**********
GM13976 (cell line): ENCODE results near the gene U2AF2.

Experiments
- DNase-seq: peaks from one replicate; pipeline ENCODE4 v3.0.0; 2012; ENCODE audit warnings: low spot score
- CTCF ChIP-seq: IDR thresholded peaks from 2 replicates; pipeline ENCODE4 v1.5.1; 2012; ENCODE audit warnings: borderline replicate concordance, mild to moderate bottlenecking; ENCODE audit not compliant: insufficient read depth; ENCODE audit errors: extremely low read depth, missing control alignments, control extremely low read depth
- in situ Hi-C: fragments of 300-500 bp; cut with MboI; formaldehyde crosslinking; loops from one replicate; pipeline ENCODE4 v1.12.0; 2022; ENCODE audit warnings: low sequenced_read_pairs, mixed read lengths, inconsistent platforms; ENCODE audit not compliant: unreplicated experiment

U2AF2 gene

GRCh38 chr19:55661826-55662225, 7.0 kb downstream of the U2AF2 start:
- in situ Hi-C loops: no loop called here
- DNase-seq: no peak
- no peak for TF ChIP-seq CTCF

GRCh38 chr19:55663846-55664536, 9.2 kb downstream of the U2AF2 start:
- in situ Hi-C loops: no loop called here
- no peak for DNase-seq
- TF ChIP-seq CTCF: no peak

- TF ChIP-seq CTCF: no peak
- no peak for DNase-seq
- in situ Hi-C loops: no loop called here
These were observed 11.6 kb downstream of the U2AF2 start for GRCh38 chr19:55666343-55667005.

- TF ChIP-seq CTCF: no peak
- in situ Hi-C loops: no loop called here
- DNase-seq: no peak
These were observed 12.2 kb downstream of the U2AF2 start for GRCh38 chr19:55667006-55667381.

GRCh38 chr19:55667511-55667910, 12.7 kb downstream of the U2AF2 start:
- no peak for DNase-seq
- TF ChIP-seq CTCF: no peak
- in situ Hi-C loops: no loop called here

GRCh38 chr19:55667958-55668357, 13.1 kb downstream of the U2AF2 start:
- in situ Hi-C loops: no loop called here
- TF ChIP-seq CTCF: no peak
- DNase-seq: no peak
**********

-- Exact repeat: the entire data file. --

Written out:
GM13976 (cell line): ENCODE results near the gene U2AF2.

Experiments
- DNase-seq: peaks from one replicate; pipeline ENCODE4 v3.0.0; 2012; ENCODE audit warnings: low spot score
- CTCF ChIP-seq: IDR thresholded peaks from 2 replicates; pipeline ENCODE4 v1.5.1; 2012; ENCODE audit warnings: borderline replicate concordance, mild to moderate bottlenecking; ENCODE audit not compliant: insufficient read depth; ENCODE audit errors: extremely low read depth, missing control alignments, control extremely low read depth
- in situ Hi-C: fragments of 300-500 bp; cut with MboI; formaldehyde crosslinking; loops from one replicate; pipeline ENCODE4 v1.12.0; 2022; ENCODE audit warnings: low sequenced_read_pairs, mixed read lengths, inconsistent platforms; ENCODE audit not compliant: unreplicated experiment

U2AF2 gene

GRCh38 chr19:55661826-55662225, 7.0 kb downstream of the U2AF2 start:
- in situ Hi-C loops: no loop called here
- DNase-seq: no peak
- no peak for TF ChIP-seq CTCF

GRCh38 chr19:55663846-55664536, 9.2 kb downstream of the U2AF2 start:
- in situ Hi-C loops: no loop called here
- no peak for DNase-seq
- TF ChIP-seq CTCF: no peak

- TF ChIP-seq CTCF: no peak
- no peak for DNase-seq
- in situ Hi-C loops: no loop called here
These were observed 11.6 kb downstream of the U2AF2 start for GRCh38 chr19:55666343-55667005.

- TF ChIP-seq CTCF: no peak
- in situ Hi-C loops: no loop called here
- DNase-seq: no peak
These were observed 12.2 kb downstream of the U2AF2 start for GRCh38 chr19:55667006-55667381.

GRCh38 chr19:55667511-55667910, 12.7 kb downstream of the U2AF2 start:
- no peak for DNase-seq
- TF ChIP-seq CTCF: no peak
- in situ Hi-C loops: no loop called here

GRCh38 chr19:55667958-55668357, 13.1 kb downstream of the U2AF2 start:
- in situ Hi-C loops: no loop called here
- TF ChIP-seq CTCF: no peak
- DNase-seq: no peak